BACKGROUND AND AIMS OF THE STUDY: More and more studies suggest that mental health may be determined by processes of emotional self-regulation. Emotion regulation is a complex concept which can be explicit and implicit and includes different cognitive and behavioral processes: evaluation, modifying of emotional reaction to accomplish goals. Our research aim was to explore the use of cognitive emotional self-regulation strategies related to mental health indicators among adolescents.
METHOD: The youth study was performed with a sample size of 1245 participants in Makó, in 2016. Data collection was based on self-administrated questionnaries that contained items on mental health, subjective well-being and background of sociodemographics. The data were compared on the basis of gender differences and tested by multiple linear regression analysis to map associations between the regulation strategies and mental health indicators: depression, psychosomatic symptoms, satisfaction with life.
RESULTS: Girls reported higher levels of depression and psychosomatic symptoms and lower satisfaction with life than boys. Significant differences were observed between boys and girls in using rumination, positive refocusing, selfblame, others-blame and putting into perspective regulation strategy. In addition the nonadaptive strategies were proved to be related to higher depression and psychosomatic symptom scores, whereas adaptive strategies to higher level of satisfaction with life in both boys and girls.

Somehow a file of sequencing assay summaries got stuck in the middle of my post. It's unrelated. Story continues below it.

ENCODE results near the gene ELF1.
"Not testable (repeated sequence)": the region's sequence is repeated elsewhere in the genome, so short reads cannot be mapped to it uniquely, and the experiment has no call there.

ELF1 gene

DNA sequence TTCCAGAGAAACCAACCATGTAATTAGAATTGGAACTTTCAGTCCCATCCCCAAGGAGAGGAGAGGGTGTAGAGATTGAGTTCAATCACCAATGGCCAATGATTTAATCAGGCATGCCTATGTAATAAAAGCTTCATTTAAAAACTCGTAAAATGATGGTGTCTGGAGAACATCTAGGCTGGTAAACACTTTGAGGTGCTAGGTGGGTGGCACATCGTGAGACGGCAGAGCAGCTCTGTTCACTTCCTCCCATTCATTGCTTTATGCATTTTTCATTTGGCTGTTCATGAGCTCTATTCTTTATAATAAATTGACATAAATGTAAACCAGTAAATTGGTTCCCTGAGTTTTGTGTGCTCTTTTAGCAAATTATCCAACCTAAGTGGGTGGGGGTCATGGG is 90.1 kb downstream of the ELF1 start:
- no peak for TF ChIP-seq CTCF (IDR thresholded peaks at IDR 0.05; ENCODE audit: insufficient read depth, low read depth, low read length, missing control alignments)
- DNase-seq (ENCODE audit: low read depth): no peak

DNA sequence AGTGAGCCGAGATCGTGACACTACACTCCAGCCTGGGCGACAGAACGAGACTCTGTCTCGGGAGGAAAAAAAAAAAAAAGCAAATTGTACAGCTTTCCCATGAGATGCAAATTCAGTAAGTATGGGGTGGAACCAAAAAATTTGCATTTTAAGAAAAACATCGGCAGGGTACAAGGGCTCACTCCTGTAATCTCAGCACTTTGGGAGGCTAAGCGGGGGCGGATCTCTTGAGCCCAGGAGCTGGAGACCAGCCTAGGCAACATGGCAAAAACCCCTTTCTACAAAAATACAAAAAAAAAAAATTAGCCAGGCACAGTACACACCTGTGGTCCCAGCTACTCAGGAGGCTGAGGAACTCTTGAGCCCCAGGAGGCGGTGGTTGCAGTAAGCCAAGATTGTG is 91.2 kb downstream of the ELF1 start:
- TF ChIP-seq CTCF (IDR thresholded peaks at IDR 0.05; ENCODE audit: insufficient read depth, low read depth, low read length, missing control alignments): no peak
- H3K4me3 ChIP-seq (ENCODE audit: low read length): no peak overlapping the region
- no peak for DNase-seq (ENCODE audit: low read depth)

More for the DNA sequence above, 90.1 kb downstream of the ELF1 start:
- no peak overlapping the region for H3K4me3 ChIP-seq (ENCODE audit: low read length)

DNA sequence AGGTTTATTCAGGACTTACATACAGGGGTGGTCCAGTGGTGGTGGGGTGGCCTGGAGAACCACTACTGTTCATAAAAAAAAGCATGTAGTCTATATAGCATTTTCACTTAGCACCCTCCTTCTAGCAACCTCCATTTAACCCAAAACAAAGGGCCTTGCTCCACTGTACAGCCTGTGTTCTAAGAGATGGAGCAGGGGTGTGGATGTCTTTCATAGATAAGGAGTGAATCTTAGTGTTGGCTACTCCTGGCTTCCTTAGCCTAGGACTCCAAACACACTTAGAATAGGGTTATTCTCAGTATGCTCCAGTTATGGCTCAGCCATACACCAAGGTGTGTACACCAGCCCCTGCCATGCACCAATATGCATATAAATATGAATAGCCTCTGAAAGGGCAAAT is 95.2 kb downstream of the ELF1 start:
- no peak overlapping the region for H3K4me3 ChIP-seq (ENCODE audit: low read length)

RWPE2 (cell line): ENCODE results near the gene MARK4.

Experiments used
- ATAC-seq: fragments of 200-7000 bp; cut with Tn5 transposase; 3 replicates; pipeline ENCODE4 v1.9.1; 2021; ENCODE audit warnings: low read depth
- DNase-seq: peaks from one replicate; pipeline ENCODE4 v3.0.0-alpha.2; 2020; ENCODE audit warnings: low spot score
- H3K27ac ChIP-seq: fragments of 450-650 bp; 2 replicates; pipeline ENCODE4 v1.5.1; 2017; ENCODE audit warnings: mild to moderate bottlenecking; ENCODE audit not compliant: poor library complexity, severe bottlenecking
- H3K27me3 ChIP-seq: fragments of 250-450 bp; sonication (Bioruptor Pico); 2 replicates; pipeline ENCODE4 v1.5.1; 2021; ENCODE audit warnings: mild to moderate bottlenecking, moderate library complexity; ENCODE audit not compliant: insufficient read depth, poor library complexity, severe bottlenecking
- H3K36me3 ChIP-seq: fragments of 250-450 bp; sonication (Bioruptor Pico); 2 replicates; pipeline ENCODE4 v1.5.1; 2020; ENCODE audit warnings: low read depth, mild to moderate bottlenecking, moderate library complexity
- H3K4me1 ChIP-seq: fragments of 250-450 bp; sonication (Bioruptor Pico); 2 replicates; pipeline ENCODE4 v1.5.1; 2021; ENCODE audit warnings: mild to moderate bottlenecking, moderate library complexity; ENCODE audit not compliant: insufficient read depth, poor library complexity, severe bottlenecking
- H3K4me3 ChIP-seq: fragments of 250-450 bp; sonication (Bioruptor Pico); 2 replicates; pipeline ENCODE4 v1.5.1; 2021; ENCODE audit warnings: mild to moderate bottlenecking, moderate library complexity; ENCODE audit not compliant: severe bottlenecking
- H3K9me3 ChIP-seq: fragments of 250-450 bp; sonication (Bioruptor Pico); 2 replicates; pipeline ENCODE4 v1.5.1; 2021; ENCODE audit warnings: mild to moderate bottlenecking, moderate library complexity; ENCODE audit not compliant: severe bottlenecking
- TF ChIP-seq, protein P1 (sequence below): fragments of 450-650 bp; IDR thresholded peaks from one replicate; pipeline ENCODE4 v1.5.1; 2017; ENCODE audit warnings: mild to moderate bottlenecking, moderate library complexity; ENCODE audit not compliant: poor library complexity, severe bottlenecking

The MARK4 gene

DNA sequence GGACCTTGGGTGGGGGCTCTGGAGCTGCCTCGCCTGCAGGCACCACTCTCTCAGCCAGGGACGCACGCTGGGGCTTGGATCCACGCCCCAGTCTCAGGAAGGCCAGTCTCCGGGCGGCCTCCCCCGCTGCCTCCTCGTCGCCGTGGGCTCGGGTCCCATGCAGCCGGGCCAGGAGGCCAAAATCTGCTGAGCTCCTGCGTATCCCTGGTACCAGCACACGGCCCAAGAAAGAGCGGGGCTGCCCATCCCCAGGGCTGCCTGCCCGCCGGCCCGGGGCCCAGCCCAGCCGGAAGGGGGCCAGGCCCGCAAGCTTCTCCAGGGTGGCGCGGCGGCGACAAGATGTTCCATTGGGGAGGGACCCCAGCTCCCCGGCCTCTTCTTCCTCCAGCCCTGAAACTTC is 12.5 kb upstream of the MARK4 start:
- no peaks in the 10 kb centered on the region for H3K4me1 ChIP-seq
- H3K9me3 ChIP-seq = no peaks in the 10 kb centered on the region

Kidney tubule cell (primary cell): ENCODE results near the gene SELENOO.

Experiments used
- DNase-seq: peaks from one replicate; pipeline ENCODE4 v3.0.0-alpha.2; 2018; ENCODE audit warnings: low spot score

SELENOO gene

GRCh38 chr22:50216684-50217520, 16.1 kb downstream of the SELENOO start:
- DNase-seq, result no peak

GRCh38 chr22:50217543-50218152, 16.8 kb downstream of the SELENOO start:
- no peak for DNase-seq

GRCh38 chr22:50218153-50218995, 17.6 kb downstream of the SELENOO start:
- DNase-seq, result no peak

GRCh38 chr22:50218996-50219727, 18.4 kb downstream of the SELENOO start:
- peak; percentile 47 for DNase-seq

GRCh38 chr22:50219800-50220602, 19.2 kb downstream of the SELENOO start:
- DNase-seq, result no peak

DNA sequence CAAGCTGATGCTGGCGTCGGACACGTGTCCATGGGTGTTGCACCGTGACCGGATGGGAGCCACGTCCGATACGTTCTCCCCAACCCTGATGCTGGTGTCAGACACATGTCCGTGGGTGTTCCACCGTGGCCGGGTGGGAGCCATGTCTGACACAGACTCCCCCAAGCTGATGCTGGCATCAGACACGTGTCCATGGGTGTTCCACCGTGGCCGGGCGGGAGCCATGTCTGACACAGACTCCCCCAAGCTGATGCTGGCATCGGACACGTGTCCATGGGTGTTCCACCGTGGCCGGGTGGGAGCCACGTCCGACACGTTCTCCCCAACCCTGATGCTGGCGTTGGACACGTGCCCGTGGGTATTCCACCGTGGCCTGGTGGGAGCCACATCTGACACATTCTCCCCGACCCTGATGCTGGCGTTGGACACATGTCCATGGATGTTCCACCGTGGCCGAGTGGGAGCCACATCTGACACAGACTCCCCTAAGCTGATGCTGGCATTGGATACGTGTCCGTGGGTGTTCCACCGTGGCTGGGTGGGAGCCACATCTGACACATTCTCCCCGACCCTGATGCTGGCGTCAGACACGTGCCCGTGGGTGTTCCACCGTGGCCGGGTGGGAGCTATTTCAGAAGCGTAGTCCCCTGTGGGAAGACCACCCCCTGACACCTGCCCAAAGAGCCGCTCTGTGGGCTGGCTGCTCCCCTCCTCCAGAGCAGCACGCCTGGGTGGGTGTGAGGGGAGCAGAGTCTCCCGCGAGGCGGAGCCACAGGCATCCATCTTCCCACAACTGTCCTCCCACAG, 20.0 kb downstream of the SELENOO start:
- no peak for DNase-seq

CONCLUSIONS: The study draws attention to the importance of cognitive emotion regulation strategies from the point of view of mental health and to explore the background factors of cognitive processes of emotional self-regulation.
|Number of pages||10|
|Journal||Psychiatria Hungarica : A Magyar Pszichiatriai Tarsasag tudomanyos folyoirata|
|Publication status||Published - Jan 1 2017|
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